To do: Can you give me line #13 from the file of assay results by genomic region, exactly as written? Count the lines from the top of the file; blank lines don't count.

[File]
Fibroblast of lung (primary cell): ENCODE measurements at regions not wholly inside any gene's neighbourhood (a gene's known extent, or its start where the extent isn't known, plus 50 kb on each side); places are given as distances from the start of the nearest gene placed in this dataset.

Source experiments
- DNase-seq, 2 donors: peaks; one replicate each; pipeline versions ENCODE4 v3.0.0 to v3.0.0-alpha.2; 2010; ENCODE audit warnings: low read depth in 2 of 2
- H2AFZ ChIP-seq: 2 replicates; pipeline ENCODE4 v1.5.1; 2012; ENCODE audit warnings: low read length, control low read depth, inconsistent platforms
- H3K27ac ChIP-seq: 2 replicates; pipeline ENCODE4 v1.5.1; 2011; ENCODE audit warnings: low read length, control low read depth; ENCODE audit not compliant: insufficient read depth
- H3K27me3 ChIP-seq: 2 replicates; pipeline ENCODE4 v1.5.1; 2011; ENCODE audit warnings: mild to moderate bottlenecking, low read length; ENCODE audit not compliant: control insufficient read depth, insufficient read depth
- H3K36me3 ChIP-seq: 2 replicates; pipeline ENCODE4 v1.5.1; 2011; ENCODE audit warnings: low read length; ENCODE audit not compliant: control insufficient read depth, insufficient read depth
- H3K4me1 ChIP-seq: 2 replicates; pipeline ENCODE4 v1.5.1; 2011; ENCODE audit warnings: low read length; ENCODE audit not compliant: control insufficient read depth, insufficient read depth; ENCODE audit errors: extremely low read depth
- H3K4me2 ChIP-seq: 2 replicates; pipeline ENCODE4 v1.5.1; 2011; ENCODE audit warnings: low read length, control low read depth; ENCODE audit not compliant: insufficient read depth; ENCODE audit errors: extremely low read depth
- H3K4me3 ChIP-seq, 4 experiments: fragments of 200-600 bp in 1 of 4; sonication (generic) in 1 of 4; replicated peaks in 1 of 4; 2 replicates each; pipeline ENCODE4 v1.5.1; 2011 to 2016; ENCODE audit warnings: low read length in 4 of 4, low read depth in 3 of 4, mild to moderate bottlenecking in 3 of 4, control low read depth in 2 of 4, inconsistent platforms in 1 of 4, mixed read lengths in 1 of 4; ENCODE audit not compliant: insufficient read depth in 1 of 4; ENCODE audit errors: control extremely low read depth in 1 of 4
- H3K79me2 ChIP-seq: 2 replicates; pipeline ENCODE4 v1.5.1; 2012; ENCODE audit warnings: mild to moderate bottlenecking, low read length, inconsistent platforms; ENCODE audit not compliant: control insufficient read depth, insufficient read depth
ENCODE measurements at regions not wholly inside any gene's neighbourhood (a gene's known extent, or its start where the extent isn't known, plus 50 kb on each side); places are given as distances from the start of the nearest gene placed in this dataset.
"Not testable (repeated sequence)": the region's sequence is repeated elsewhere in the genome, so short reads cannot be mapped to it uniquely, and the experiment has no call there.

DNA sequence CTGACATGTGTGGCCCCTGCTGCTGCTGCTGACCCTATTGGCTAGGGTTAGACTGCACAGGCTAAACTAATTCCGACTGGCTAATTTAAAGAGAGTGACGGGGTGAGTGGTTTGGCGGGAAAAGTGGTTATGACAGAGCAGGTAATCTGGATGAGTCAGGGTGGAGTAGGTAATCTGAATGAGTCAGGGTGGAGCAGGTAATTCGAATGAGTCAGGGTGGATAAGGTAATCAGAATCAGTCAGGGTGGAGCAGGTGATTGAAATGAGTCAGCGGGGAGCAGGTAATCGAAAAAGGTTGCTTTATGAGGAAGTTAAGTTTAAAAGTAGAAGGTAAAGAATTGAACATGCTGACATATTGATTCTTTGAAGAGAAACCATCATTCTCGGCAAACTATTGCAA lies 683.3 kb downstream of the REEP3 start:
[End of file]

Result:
"Not testable (repeated sequence)": the region's sequence is repeated elsewhere in the genome, so short reads cannot be mapped to it uniquely, and the experiment has no call there.